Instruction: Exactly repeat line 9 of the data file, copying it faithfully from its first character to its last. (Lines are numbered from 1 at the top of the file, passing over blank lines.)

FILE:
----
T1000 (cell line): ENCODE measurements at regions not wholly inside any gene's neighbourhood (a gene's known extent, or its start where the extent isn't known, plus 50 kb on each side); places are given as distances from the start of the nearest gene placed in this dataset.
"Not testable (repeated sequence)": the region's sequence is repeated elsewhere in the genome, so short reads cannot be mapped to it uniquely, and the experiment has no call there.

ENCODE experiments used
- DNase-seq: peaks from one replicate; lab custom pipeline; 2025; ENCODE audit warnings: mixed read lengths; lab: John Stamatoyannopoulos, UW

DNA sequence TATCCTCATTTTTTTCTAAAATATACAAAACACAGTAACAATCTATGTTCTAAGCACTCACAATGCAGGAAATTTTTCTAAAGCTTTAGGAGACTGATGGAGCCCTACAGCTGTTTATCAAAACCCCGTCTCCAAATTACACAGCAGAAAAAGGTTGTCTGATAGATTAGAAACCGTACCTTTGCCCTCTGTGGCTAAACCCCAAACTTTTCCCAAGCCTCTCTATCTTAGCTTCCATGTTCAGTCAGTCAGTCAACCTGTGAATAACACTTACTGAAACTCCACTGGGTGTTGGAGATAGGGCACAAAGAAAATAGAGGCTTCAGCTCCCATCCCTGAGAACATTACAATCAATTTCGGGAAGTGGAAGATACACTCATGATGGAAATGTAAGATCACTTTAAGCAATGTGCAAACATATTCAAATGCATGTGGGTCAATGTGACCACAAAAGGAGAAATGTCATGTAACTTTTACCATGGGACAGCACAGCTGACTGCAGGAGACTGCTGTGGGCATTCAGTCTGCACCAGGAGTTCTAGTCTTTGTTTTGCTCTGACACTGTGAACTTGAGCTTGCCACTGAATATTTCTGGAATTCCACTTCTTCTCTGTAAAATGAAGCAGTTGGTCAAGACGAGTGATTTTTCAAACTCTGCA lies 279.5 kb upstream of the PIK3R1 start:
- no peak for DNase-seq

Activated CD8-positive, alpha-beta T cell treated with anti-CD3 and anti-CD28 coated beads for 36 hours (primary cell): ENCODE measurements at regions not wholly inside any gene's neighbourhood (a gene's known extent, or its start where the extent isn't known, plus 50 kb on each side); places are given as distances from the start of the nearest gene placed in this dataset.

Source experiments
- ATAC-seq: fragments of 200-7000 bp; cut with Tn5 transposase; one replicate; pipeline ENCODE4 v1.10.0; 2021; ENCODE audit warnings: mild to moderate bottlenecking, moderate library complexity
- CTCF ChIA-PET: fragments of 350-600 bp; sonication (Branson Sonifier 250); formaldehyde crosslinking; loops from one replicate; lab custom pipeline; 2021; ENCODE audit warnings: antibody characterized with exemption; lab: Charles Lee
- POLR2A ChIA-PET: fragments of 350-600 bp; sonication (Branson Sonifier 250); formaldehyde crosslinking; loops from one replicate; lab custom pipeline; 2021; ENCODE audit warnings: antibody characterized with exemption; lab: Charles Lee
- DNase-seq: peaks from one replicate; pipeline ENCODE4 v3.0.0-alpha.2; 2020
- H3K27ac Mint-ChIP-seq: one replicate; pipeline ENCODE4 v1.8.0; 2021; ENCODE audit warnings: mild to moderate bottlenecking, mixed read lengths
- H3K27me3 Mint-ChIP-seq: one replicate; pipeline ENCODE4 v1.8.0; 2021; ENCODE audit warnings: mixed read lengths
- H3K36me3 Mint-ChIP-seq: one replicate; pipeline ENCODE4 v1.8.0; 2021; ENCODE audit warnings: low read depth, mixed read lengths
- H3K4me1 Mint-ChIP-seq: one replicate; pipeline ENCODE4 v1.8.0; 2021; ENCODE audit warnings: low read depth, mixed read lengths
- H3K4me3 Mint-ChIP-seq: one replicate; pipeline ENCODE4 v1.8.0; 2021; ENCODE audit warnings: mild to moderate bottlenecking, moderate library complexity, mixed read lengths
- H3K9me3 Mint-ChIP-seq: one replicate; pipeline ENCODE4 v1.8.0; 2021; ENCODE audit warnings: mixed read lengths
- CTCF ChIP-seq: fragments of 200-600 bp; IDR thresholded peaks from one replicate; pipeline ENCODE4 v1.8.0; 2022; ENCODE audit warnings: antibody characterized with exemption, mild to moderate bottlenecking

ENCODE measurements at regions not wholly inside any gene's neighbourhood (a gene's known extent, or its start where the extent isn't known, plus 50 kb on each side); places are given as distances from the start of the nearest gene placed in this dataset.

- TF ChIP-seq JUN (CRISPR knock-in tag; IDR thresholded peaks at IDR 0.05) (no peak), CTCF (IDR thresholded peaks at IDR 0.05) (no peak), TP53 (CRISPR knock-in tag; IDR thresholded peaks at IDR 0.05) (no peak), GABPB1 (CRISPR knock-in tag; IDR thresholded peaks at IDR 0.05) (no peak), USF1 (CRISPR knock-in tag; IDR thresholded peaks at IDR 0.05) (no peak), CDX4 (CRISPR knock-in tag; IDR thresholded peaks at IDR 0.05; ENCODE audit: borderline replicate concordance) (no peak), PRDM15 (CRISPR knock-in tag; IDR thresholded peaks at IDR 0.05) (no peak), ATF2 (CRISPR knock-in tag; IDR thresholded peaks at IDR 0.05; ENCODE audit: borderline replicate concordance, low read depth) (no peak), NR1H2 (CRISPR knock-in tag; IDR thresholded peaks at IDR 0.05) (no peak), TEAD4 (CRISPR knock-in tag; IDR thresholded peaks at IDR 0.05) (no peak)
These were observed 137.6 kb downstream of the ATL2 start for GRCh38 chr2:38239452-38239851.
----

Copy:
- ATAC-seq: fragments of 200-7000 bp; cut with Tn5 transposase; one replicate; pipeline ENCODE4 v1.10.0; 2021; ENCODE audit warnings: mild to moderate bottlenecking, moderate library complexity